By Pathik Baxi and Amrita Mann
- Default of Mortgage: In Ontario, where a Mortgage has been in default for at least 15 days, the Mortgages Act entitles Lenders to sell the Mortgaged Property to third parties, enabling it to recover some or all of the debt, as well as its costs of recovery, pursuant to a Power of Sale.
- Notice Period: To sell a Property by way of Power of Sale, the Lender must issue a Notice of Sale. Pursuant to section 32 of the Mortgages Act, a Notice of Sale must provide the Borrower with at least 35 days’ notice of the Lender’s intention to sell the Property.
- Delaying Enforcement: Borrowers may be able to delay the enforcement of the Notice of Sale to buy more time to redeem the Mortgage or to prevent the Lender from selling the Property. The most common and perhaps simplest way to delay enforcement is to attack the validity of the Notice of Sale. That’s why it’s so important for Lenders to ensure that the Notice of Sale is valid.
- Attacking Validity of Notice of Sale: A Notice of Sale that provides that the Property will be sold on a date that does not comply with the 35 day notice provision will be deemed as invalid. Also, a Notice of Sale that is not signed will be deemed to be invalid. Where a lawyer signs a Notice of Sale on behalf of a client but fails to indicate the capacity in which it is signed, the Notice of Sale will be set aside.
- No Further Proceeding: Pursuant to section 42 of the Mortgages Act, a Lender is prohibited from taking any step or action within the notice period under the Notice of Sale. Any fresh step in the proceeding during the notice period such as issuing and serving a Statement of Claim, taking possession of the Mortgaged Property, or entering into an Agreement of Purchase and Sale of the Mortgaged Property will render the Notice of Sale invalid.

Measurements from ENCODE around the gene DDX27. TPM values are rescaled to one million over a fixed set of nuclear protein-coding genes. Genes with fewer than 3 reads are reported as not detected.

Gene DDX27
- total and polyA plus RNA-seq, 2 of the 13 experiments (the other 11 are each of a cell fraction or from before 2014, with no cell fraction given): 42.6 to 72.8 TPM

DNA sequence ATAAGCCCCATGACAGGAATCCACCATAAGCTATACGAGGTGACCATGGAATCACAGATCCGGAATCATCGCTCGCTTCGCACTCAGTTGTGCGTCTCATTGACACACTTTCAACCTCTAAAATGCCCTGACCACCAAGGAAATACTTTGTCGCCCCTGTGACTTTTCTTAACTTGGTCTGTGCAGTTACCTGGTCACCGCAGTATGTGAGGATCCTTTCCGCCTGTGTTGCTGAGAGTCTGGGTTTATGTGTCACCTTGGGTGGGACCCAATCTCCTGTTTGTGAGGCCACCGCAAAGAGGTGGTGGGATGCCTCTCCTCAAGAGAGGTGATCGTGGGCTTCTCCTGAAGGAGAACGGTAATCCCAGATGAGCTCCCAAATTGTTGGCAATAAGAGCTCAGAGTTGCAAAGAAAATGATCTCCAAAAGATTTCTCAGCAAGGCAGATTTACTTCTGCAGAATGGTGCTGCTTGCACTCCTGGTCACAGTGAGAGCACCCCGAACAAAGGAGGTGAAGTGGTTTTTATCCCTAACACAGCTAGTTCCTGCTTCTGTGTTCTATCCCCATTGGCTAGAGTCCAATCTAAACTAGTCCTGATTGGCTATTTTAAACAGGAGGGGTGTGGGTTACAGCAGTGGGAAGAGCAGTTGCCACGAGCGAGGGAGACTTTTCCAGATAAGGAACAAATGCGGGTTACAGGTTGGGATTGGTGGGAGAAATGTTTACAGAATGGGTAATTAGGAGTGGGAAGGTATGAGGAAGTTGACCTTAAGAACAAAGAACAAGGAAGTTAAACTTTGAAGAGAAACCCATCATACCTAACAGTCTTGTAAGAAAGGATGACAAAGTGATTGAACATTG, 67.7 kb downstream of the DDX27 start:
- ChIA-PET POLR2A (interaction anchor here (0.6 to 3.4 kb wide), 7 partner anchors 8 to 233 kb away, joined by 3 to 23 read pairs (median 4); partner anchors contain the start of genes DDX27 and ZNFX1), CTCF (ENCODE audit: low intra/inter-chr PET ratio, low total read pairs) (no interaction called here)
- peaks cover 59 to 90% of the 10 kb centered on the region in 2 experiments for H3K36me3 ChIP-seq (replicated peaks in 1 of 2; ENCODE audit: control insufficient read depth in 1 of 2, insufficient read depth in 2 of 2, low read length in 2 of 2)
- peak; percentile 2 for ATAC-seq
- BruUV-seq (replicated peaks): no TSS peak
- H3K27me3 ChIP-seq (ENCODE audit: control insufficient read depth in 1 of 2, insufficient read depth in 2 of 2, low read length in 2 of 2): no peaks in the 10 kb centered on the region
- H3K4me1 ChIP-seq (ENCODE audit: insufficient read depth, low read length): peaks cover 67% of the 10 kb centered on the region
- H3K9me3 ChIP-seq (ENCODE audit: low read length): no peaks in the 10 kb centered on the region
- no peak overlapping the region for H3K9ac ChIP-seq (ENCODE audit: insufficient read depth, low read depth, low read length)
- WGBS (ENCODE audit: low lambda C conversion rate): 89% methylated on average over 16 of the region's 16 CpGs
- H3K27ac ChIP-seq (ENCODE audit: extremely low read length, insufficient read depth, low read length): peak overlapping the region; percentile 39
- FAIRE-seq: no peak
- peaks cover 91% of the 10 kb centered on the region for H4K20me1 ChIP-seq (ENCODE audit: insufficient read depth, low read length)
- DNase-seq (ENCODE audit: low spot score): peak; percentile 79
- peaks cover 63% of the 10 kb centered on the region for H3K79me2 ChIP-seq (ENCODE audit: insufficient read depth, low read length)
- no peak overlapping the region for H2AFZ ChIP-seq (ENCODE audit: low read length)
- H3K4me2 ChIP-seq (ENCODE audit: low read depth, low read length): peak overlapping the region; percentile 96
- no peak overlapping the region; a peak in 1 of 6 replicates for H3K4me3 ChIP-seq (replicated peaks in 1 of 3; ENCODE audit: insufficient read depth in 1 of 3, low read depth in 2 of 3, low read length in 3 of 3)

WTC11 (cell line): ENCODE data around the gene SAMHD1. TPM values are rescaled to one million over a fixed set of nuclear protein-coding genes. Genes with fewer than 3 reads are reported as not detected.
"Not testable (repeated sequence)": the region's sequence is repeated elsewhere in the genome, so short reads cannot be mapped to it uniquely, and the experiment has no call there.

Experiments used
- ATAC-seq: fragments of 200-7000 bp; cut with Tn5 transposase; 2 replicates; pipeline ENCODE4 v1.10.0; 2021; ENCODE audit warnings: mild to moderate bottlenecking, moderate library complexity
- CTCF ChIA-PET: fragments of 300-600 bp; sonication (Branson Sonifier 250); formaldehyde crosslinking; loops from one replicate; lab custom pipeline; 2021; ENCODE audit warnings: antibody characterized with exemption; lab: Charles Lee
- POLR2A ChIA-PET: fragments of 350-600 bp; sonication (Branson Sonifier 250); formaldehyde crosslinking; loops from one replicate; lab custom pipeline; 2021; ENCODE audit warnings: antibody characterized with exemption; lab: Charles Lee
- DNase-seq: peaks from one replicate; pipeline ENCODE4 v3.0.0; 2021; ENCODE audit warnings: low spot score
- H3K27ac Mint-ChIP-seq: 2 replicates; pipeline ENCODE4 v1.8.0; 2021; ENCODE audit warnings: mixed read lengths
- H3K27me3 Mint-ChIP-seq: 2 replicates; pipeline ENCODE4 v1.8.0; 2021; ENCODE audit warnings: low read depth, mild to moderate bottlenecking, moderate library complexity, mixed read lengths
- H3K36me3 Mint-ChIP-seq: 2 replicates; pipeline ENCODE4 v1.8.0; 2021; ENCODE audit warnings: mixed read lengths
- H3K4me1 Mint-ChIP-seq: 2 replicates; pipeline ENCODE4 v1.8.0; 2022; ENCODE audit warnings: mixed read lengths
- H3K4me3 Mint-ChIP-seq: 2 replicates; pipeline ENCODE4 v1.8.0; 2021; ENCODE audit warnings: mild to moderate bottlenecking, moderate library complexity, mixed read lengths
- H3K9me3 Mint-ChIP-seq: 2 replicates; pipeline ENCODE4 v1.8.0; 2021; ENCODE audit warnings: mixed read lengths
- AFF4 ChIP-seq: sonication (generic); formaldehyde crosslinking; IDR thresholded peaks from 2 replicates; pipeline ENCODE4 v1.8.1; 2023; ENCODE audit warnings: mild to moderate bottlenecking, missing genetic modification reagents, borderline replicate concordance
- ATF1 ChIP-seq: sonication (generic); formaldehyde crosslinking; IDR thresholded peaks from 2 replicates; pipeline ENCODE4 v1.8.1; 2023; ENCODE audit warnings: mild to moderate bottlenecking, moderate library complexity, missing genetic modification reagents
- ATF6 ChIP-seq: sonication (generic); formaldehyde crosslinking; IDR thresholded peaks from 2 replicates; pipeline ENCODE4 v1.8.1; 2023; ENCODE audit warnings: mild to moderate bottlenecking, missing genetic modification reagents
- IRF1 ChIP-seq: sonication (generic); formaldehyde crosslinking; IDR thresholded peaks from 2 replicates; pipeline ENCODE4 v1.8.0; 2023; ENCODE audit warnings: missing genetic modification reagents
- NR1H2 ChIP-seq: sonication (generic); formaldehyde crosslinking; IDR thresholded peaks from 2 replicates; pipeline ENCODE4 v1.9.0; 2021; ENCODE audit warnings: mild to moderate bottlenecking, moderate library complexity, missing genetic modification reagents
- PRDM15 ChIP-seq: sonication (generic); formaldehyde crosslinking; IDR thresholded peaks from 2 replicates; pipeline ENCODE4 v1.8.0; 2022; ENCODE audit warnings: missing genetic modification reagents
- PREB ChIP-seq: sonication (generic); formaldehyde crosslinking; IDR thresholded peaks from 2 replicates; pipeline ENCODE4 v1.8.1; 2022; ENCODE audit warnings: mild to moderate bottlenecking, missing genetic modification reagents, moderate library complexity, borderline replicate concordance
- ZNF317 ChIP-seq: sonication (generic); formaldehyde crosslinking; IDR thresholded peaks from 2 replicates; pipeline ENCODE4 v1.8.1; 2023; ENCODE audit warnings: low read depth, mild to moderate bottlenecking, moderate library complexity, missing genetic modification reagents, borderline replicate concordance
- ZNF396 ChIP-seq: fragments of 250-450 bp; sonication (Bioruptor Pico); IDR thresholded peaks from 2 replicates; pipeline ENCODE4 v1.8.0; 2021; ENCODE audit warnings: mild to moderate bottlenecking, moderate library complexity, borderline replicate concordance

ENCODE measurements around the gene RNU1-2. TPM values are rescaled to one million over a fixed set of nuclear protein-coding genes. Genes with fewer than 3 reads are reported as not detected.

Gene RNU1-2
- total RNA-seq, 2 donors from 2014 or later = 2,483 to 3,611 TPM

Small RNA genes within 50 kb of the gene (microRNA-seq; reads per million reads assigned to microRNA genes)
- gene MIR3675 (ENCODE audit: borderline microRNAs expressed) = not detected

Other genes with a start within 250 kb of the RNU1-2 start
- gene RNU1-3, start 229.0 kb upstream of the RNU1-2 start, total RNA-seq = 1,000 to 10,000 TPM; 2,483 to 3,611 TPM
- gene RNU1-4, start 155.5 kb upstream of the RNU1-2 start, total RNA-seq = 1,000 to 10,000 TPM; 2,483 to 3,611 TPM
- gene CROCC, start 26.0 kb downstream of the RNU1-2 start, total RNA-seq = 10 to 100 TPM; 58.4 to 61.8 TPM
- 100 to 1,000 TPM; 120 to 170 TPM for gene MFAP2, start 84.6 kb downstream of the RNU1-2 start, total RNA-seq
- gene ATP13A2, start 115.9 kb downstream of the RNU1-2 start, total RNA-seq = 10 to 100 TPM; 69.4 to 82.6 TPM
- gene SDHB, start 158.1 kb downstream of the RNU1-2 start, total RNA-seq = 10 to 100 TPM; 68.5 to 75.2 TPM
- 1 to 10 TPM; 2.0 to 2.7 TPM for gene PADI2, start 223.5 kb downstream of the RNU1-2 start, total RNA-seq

- Re-negotiating New Mortgage Terms: Where after issuing the Notice of Sale, the Borrower starts to make payments and the Lender accepts those payments and allows the Borrower more time to redeem the Mortgage, the Notice of Sale remains valid. It is only when the parties negotiate terms that are different than the Mortgage that the Lender may no longer be able to rely upon the original Notice of Sale and the Borrower will likely be successful in challenging its validity.
- Looking for Fraud and Bad Faith: After the expiry of the notice period under the Notice of Sale, the Lender is free to market and sell the Property. In cases where the notice period under the Notice of Sale has lapsed and where the Lender has entered into an Agreement of Purchase and Sale, the Borrower may still successfully challenge the validity of the Notice of Sale. This will generally require the Borrower to provide evidence of fraud and the absence of good faith on the part of the Lender.
- Commencing Claim for Shortfall: If, after selling the Mortgaged Property under the Power of Sale, the mortgage debt has not been fully satisfied, the Lender is entitled to sue the Borrower and any guarantor to recover the shortfall.
- Conveying Free and Clear Title: When a Lender exercises its rights under a Power of Sale, the Lender is empowered to convey the Mortgaged Property to a purchaser free and clear of the Borrower’s interest and any other person having an interest in the Mortgaged Property subsequent in priority to the Lender.
- Abandoning Power of Sale: A Lender is generally entitled to abandon a Power of Sale proceeding at any time subject only to the provisions of Section 42 of the Mortgages Act.
If you have a matter that you would like to discuss / pursue, contact us:
Pathik Baxi is a Partner, and Amrita Mann is an Associate at
Simmons da Silva LLP.
Disclaimer: This article is only intended for information purposes and is not intended to be construed as legal advice.